Explanations > Theories > Empathy-Altruism Hypothesis
Description | Research | Example | So What? | See also | References
If we feel empathy towards a person who needs help, we are likely to help them (in proportion to the empathy felt) without any selfish thoughts. Otherwise, we will help them only if the rewards of helping them outweigh the costs.
Rewards of helping can be many and various, including relief from the distress of seeing another in trouble. This means separating true altruism from selfish concerns can be very difficult.
Beggars live totally off empathy and can be expert at putting themselves in situations to increase this, such as using children and animals.
Toi and Batson (1972) played a ‘radio station interview’ to students about a disabled person who needed help. Afterwards they received an anonymous request for help. When instructed before the experiment to be objective about what they heard, the students were much less likely to offer help than when they had been asked to focus on how the person might be feeling.
Find empathetic people or create an empathetic situation before you ask for help.
Attachment Style, Ben Franklin Effect, Buffer effect of Social Support, Prosocial Behavior
Toi and Batson (1972), Batson (1991)
Lishner, D. & Stocks, E. (2007). Empathy–altruism hypothesis. In R. F. Baumeister & K. D. Vohs (Eds.), Encyclopedia of social psychology (Vol. 1, pp. 299-299). Thousand Oaks, CA: SAGE Publications Ltd. doi: 10.4135/9781412956253.n180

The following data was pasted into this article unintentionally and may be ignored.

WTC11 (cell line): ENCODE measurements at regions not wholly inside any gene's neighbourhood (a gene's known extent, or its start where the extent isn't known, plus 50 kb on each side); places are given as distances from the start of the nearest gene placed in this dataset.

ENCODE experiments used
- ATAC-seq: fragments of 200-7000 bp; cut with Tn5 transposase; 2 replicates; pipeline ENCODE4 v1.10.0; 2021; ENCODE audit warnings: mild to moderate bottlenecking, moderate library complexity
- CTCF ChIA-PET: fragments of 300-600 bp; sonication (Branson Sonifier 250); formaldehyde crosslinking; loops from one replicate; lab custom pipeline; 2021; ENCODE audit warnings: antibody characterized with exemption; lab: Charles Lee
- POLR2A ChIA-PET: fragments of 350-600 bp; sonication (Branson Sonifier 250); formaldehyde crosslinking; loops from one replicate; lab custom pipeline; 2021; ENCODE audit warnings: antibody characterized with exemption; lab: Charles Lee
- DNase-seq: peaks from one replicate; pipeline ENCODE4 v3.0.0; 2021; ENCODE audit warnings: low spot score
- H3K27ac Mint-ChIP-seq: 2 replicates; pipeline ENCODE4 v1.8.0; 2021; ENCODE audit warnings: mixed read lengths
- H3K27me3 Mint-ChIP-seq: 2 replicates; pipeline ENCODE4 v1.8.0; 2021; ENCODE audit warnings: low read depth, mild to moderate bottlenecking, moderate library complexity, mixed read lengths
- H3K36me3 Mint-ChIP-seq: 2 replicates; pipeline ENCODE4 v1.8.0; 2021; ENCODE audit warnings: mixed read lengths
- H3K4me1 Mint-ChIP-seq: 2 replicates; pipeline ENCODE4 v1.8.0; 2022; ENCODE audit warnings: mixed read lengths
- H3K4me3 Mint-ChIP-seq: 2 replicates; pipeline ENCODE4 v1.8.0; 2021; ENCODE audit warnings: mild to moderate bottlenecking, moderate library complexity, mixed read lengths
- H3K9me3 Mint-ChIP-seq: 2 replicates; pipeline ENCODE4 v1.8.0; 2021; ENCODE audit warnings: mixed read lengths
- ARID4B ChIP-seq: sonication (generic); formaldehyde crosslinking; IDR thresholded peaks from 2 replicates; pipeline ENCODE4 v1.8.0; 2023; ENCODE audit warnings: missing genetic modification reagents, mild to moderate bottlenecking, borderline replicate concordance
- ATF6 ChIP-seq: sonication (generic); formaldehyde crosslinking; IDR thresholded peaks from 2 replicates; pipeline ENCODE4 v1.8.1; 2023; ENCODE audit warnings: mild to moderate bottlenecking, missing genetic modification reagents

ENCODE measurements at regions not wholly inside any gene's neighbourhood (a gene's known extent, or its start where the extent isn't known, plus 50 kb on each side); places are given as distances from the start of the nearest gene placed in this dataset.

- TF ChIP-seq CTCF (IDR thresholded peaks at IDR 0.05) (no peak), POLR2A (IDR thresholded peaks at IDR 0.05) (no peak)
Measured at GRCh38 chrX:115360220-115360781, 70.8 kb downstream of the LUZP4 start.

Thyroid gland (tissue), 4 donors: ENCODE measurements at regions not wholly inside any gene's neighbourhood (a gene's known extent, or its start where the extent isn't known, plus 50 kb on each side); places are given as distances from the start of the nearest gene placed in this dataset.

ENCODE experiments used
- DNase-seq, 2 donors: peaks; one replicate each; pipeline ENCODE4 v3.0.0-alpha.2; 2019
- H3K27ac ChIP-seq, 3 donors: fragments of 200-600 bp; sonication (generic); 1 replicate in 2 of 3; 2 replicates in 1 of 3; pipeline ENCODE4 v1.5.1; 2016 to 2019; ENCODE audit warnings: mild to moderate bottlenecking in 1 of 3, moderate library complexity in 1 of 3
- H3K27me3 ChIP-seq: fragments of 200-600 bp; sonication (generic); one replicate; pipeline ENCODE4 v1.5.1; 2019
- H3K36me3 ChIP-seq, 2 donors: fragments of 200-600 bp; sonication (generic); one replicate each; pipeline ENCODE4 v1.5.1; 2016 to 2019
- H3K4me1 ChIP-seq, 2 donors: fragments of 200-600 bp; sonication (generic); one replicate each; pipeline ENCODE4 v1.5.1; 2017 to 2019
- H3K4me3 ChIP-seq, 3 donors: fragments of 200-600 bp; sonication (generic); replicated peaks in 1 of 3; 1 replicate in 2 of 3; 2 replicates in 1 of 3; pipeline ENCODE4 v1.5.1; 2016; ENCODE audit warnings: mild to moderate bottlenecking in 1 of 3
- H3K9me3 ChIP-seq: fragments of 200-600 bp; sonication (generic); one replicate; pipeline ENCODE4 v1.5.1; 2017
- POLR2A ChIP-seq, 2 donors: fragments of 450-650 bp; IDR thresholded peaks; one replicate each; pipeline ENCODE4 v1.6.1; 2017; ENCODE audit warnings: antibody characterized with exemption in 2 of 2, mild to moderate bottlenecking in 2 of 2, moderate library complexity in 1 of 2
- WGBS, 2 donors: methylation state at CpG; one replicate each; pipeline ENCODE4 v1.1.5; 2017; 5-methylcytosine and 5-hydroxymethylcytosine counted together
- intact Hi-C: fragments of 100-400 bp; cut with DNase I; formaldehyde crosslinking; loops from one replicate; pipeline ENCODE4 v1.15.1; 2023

Lishner, David A. and E. L. Stocks. "Empathy–Altruism Hypothesis." In Encyclopedia of Social Psychology, edited by Roy F. Baumeister and Kathleen D. Vohs, 299. Thousand Oaks, CA: SAGE Publications, Inc., 2007. doi: 10.4135/9781412956253.n180.
Lishner, D & Stocks, E 2007, 'Empathy–altruism hypothesis', in Baumeister, RF & Vohs, KD (eds), Encyclopedia of social psychology, SAGE Publications, Inc., Thousand Oaks, CA, pp. 299, viewed 10 March 2018, doi: 10.4135/9781412956253.n180.
Lishner, David A. and E. L. Stocks. "Empathy–Altruism Hypothesis." Encyclopedia of Social Psychology. Eds. Roy F. Baumeister and Kathleen D. Vohs. Vol. 1. Thousand Oaks: SAGE Publications, Inc., 2007. 299. SAGE Knowledge. Web. 10 Mar. 2018, doi: 10.4135/9781412956253.n180.
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